Tencent Holdings Ltd. has over exaggerated the concerns that a decision to restrict play time for most of the users of its best-grossing game, Honour of Kings, might hurt its foundation. He further supported this claim by starting that those aimed only make up a small part of its entire user base.
The company claimed last week that “Honour of Kings” players under 12 Years of age would be limited to 1 Hour of play time every day, while those aged from 12 Years to 18 Years would be limited to 2 hours of play time every day, responding to worries from parents and teachers that some students were obsessed with the game.
Stocks of Tencent, biggest social media and gaming company of China by revenue, dropped almost 4% this week, cleaning almost $12 Billion off its market worth in one stroke. The share was up more than 1% the next day in the same week, overturning earlier losses. It is up more than 40% in 2017.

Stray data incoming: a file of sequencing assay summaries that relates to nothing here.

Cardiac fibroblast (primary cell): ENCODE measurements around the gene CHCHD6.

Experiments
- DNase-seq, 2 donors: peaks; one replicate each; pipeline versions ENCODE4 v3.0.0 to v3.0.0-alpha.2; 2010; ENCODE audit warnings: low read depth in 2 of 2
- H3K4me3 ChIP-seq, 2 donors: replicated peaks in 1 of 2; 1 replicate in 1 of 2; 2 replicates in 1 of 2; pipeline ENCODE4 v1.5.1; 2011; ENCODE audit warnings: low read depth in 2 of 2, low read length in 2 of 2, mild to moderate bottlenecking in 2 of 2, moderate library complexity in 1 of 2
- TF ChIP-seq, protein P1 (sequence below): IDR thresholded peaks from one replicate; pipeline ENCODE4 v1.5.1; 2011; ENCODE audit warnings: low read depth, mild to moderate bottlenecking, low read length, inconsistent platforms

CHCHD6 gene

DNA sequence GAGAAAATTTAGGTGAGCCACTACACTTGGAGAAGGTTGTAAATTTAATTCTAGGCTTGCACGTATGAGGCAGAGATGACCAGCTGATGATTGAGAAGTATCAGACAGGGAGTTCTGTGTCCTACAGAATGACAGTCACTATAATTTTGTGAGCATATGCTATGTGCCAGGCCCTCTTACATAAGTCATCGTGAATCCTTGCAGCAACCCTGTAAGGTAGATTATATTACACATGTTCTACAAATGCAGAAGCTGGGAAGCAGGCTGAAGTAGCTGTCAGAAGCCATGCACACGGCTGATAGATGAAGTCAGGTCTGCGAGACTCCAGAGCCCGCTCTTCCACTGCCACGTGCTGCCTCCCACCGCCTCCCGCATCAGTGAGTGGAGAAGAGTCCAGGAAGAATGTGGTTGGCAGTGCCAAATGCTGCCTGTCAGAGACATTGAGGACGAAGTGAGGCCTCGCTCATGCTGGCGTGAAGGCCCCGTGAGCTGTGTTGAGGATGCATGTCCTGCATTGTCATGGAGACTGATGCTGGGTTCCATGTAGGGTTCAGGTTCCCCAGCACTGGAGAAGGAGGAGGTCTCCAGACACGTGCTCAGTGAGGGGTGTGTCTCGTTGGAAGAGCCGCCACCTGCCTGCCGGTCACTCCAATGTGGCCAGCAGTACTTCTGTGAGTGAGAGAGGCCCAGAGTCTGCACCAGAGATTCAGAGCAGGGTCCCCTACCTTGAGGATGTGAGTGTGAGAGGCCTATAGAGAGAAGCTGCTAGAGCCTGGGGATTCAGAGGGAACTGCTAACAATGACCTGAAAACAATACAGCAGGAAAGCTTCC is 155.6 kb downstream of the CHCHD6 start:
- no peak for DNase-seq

The People’s Daily, the communist party mouthpiece of China, has also criticized Tencent 2 times this week, defining the “Honour of Kings” game as fatal and calling for firm regulatory measures of online games, which further affected its stocks.
“Those under 12 Years contribute a small amount of our entire user base and a lesser percentage of our premium user base. We do not anticipate that these rules will have a significant effect on our total economical results,” Tencent claimed to the media in an email response for comment.
Tencent also claimed that it would increase the need of real-name registration for all customers and update a parental control platform, which was introduced earlier this year that makes it simpler for parents to keep an eye on gaming account activities of their children.
It was not instantly clear if the company, which has a collection of more than 200 games, can efficiently force the play-time limitations or how easy it will be for users to accept the measures.
Well, the answer to these questions can only be found in future. For now, we can just wait and watch.